What is Seasonal Affective Disorder (and 3 tips to help yourself)

acupuncture for seasonal affective disorder

What is Seasonal Affective Disorder (SAD)?

Seasonal Affective Disorder (with the appropriate acronym of SAD) is a specific type of recurrent depression that is related to the seasons, normally beginning and ending at the same time every year. Usually the symptoms of SAD will start to appear in late autumn or winter as the days start to get longer and the colder months set in, then improve again by spring.  

But some people may also have the opposite pattern, where they feel more depressed over the summer months, beginning in late spring or early summer. In all cases the symptoms will progressively get worse as the season deepens, and then start to clear as the weather changes.

What are the symptoms of Seasonal Affective Disorder (SAD)?


  • Low mood, feeling depressed
  • Difficulty concentrating
  • Low energy, feeling sluggish
  • Sleep difficulties
  • Agitated mood, or irritability
  • Losing interest in your normal activities
  • Changes in appetite or weight
  • Feeling hopeless, worthless, or guilty
  • Suicidal thoughts

SAD in autumn and winter may have some other specific symptoms:

  • Oversleeping, sleeping through your alarm clock
  • Cravings for sugar and carbs, comfort foods
  • Weight gain
  • More pronounced tiredness and lethargy

SAD in summer also has some specific symptoms:

  • More pronounced insomnia
  • Poor appetite, weight loss
  • Agitated mood, anxiety

How common is Seasonal Affective Disorder in Australia?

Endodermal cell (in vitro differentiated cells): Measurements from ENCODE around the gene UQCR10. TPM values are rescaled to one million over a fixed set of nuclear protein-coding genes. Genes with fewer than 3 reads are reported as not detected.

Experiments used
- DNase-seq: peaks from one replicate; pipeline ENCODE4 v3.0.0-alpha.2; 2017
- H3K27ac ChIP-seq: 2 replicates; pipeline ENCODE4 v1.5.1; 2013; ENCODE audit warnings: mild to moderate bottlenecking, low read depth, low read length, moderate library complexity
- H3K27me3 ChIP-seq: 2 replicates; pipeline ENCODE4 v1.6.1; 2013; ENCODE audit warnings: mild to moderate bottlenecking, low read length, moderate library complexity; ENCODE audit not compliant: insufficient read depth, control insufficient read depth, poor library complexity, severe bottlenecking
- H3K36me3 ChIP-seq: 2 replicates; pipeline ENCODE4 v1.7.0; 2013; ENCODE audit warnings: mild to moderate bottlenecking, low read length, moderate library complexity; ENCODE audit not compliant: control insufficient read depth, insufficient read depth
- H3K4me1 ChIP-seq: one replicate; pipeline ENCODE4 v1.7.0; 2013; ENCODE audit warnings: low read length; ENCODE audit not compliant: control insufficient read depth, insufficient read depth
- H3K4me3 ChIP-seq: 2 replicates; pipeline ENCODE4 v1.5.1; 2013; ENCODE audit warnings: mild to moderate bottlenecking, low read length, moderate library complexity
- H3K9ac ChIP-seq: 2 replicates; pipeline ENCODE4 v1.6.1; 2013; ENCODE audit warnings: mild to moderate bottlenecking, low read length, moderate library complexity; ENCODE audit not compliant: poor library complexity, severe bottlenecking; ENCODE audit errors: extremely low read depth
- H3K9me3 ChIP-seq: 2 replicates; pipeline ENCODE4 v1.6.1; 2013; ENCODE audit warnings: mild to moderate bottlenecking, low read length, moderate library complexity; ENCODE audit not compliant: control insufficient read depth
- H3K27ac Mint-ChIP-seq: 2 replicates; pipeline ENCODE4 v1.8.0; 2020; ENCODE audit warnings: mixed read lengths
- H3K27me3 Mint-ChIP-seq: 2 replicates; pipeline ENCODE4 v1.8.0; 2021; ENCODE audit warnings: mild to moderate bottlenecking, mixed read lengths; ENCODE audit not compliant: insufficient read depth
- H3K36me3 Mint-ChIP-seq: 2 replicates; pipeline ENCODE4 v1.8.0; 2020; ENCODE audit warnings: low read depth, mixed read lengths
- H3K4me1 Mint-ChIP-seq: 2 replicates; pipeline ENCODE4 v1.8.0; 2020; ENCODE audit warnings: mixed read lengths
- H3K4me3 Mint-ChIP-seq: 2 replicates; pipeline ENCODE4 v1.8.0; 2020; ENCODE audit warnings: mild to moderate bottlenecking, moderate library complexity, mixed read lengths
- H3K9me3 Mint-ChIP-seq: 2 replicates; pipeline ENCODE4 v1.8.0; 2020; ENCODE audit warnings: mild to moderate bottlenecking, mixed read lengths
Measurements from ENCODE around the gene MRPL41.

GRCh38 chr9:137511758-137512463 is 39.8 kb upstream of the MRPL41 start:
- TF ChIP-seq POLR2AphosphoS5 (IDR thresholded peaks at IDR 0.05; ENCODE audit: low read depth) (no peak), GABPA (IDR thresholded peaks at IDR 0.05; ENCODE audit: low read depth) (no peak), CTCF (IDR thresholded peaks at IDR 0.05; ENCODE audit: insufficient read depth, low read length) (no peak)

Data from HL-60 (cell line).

As you would expect, SAD is more common in parts of the world that have long, dark winters with decreased light exposure, such as northern Europe. However, if you can relate to the symptoms listed above, there is a chance you are experiencing seasonal affective disorder. Melbourne has distinct seasons and colder, bleaker winters, and is one of areas in Australia where you are most likely to experience seasonal depression.

Causes of Seasonal Affective Disorder

Although the exact cause of SAD is unknown, it is thought that several factors play a role. Sunlight plays a big part, with people who are experiencing SAD unable to regulate their levels of serotonin as well as others. During summer, serotonin levels are kept higher naturally due to longer hours of sunlight, but in winter are prone to drop as the days get shorter. Serotonin is the neurotransmitter that is thought to be responsible for balancing mood.

People with Seasonal Affective Disorder may also overproduce melatonin, a hormone that is produced as it gets darker at night to help us get to sleep. As we see less sunlight in winter, and are generally inside more in darker environments, more melatonin is then produced, which can lead to you feeling lethargic, unmotivated and lacking in energy.

Low Vitamin D levels have also been implicated in Seasonal Affective Disorder. As Vitamin D plays a role in serotonin activity, insufficiency has been shown to lead to an increase in depressive symptoms.

Acupuncture and Seasonal Affective Disorder

Acupuncture has been shown to be an effective treatment in improving the quality of life for people with depression. Research has found this to be particularly true for people who were experiencing sleep disorders as part of their depression, which is a common feature of Seasonal Affective Disorder. In further studies, acupuncture was found to be a more cost effective treatment for depression with antidepressant medications than with medication alone, and acupuncture combined with counselling was found to be both clinically effective and cost effective.